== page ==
54 .Outlier a does not distort and outlier b does.
we could form studentized residuals.Studentized Residuals • Alternatively. Therefore. we can approximately determine if they are statistically significant or not. These are distributed as a t distribution with df=np1. though they are not quite independent. 55 . (1980) recommended the use of studentized residuals. • Belsley et al.
The command to generate studentized residuals. of which a dummy variable indicator is formed.Studentized Residual ei s ei s 2 (i ) (1 hi ) where ei s studentized residual s(i ) standard deviation where ith obs is deleted hi leverage statistic These are useful in estimating the statistical significance of a particular observation. rstudent 56 . The t value of the studentized residual will indicate whether or not that observation is a significant outlier. called rstudt is: predict rstudt.
ˆ Y HY 57 . H Therefore. 2. The hat matrix comes from the formula for the regression of Y. Leverage is measured by the diagonal components of the hat matrix.Influence of Outliers 1. ˆ Y X X '( X ' X ) 1 X ' Y where X '( X ' X ) 1 X ' the hat matrix.
The closer the leverage is to unity. 58 . 6. The trace of the hat matrix = the number of variables in the model. For smaller samples. 4. Modern Methods of Data Analysis (p. 5.F. (1980) cited in Long. J.Leverage and the Hat matrix 1. the more leverage the value has. Leverage is bounded by two limits: 1/n and 1. The hat matrix transforms Y into the predicted scores. The diagonals are therefore measures of leverage. The diagonals of the hat matrix indicate which values will be outliers or not. Vellman and Welsch (1981) suggested that 3p/n is the criterion.262). 2. 3. When the leverage > 2p/n then there is high leverage according to Belsley et al.
Another measure of influence. np) are large. 59 . 2. This is a popular one.Cook’s D 1. The formula for it is: 1 hi ei 2 Cook ' s Di 2 p 1 hi s (1 hi ) Cook and Weisberg(1982) suggested that values of D that exceeded 50% of the F distribution (df = p.
Using Cook’s D in SAS • Cook is the option /R • Finding the influential outliers • List cook. if cook > 4/n • Belsley suggests 4/(nk1) as a cutoff 60 .
61 .Graphical Exploration of Outlier Influence One can plot the leverage against the standardized residual to see if the outlier is problematic The two influential outliers can be found easily here in the upper right.
DFbeta • One can use the DFbetas to ascertain the magnitude of influence that an observation has on a particular parameter estimate if that observation is deleted. 62 . DFbeta j b j b(i ) j u j u 2 j (1 h j ) where u j residuals of regression of x on remaining xs.
Autocorrelation: NeweyWest estimators or autoregression model • 4. Nonlinearity: Transform to linearity if there is nonlinearity or run a nonlinear regression • 2. One can use Proc Robustreg to obtain downweighted outlier effect in the estimation. Multicollinearity: components regression or ridge regression or proxy variables 63 . Heteroskedasticity: weighted least squares regression or white estimator. Nonnormality: Run a least absolute deviations regression or a median regression • 3.Alternatives to Violations of Assumptions • 1. • 4.
64 .The Interaction model Yi a b1 x1 b2 x2 b3 x1 * x2 ei • The product vector x1*x2 is an interaction term. • This is the joint effect over and above the main effects (x1 and x2). • The main effects must be in the model for the interaction to be properly specified. regardless of whether the main effects remain statistically significant.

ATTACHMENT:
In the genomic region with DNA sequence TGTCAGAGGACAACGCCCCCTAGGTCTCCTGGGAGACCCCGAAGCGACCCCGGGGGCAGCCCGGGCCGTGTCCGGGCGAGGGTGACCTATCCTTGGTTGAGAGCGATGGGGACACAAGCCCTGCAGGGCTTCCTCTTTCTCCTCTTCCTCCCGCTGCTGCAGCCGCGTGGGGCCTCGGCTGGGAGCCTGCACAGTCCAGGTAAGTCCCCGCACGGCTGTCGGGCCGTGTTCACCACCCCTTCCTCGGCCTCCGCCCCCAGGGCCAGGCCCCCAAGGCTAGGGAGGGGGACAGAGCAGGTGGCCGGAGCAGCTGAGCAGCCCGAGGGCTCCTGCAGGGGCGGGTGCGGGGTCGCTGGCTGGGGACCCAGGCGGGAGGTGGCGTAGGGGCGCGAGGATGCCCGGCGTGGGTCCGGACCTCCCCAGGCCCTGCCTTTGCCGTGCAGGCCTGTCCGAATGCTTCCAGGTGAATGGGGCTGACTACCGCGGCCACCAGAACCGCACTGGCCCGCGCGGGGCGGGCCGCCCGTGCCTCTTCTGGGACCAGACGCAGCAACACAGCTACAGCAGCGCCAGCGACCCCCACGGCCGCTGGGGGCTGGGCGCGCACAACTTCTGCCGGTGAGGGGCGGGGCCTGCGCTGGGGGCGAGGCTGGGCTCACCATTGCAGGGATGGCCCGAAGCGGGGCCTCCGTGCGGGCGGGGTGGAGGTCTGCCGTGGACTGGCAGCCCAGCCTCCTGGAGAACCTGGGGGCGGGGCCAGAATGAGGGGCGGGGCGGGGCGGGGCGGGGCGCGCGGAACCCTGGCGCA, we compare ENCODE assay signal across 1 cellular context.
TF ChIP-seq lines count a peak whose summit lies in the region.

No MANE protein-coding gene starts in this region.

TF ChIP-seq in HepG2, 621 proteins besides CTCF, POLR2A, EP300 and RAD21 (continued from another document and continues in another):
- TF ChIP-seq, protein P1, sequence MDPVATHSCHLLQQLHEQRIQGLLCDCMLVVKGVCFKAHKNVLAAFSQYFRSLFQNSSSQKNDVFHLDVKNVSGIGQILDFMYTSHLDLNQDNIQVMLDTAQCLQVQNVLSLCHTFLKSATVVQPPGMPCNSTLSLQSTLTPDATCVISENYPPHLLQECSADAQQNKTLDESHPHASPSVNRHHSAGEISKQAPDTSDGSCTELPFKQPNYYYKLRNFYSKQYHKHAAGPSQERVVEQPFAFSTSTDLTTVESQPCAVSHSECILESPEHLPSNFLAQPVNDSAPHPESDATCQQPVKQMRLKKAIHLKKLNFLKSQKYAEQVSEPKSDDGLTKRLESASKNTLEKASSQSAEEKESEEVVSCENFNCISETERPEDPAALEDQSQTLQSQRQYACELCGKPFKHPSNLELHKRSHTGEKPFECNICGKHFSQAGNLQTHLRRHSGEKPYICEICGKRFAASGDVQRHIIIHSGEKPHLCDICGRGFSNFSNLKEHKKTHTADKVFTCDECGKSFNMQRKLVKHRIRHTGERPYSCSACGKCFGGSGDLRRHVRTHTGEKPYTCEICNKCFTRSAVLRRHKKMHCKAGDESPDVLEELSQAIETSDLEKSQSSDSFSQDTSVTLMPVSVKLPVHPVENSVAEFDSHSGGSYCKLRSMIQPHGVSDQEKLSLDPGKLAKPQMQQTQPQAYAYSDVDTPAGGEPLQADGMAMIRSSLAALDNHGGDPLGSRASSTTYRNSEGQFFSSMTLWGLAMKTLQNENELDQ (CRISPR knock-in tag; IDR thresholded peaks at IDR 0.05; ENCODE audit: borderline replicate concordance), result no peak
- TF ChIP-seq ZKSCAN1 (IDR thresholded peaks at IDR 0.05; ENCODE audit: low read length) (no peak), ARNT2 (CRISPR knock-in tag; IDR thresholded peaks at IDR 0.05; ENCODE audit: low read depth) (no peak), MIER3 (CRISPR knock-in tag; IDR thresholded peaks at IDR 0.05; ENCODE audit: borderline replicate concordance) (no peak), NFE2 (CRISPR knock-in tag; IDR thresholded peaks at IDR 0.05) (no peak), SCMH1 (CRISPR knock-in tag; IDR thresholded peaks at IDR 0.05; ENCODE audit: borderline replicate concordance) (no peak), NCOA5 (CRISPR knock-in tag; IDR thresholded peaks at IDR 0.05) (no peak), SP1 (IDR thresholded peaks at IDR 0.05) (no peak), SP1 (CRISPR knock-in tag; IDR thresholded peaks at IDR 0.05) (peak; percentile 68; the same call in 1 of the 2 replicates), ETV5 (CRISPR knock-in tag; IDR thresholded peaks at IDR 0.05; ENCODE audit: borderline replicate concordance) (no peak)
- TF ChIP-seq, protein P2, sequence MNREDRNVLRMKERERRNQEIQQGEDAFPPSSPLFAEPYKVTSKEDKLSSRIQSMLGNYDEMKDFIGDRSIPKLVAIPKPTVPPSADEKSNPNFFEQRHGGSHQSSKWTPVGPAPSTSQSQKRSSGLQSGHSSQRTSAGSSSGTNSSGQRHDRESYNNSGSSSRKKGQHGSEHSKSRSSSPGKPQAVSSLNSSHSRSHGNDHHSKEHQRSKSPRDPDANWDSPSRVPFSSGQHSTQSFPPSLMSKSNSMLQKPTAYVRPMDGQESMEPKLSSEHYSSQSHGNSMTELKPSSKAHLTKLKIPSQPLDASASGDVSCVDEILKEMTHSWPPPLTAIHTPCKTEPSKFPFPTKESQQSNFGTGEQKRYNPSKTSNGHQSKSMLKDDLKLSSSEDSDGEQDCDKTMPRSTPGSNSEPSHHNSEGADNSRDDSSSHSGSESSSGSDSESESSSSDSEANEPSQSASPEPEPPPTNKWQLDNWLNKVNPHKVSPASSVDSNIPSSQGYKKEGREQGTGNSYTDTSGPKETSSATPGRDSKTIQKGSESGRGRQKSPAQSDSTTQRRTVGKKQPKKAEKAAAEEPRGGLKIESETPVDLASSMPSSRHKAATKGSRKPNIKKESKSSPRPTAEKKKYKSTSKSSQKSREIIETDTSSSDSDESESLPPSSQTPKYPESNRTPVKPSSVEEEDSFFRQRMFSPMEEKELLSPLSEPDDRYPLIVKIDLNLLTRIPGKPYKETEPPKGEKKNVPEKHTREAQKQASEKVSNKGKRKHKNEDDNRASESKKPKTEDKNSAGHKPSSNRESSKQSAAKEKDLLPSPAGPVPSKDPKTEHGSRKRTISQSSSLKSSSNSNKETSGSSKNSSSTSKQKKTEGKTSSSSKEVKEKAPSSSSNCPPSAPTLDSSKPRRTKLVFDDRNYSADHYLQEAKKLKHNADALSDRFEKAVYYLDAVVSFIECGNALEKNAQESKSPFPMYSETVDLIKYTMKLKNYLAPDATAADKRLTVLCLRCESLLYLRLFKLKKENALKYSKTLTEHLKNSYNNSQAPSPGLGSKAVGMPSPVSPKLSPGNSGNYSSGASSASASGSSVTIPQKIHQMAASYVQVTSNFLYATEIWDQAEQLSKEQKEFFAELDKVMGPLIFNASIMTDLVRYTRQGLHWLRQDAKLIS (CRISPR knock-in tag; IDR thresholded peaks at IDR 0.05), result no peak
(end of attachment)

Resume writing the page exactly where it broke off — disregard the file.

Path Diagram of an Interaction model Interaction Analysis Error X1 A C Y B X2 Y= K + aX1 + BX2 + CX1*X2 65 .
112 113 114 39 10 322 230 310 43 23 323 340 250 33 33 112 122 125 144 45 99 100 89 55 34 14 13 10 249 40 40 34 98 39 30 30 32 34 40 40 90 80 93 50 50 89 90 91 60 44 120 130 43 100 34 444 432 430 20 44 proc print. time+1. model y= x1 x2 lincrossprodx1x2/r collin stb spec influence. 66 . lincrossprodx1x2=x1*x2. run. output out=resdat r=resid p=pred stdr=rstd student=rstud cookd=cooksd. datalines. input y x1 x2 x3 x4. run. x1sq=x1*x1.SAS Regression Interaction Model Syntax data one. proc reg.
axis1 label=(a=90 'Cooks D Influence Stat'). title 'Outlier Indicator'. degfree=7. plot cooksd * rstud/vaxis=axis1. n=sample size */ proc freq. set resdat. title 'Leverage and the Outlier'. run. tables rstud.SAS Regression Diagnostic syntax data outck. proc gplot data=resdat. if cooksd > 4/7. 67 . run. /* if cd > p/(np1) where p = # parms.
Regression Model test of linear interaction 68 .
model y= x1 x1sq.SAS Polynomial Regression Syntax proc reg data=one. 69 . title 'The Polynomial Regression'. run.
Loess. validation & simplification. missing data imputation. 70 .Model Building Strategies • Specific to General: Cohen and Cohen • General to Specific: Hendry and Richard • Extreme Bounds analysis: E. Jr. • F. Harrell. approach: Regression Modeling Strategies (Springer. Splines for mode fitting. 2001). Leamer. data reduction.
Goodness of Fit indices • R2 = 1 – SSE/SST – Explained Variance divided by total variance • AIC = 2LL + 2p SC = 2LL + nlog(p) • Nested models can be compared on the basis of these criteria to determine which model is best 71 .
72 . S. 3. This procedure permits 4 types of robust regression: M. id x1. run. M (median absolute deviation) estimation used by Huber is performed with 4. least trimmed squares. These means downweight the outliers. Estimation is done by IRLS. and MM estimation 2. model y = x1 x2 x3 / diagnostics leverage.Robust Regression 1. proc robustreg data=stack. 5. test x3.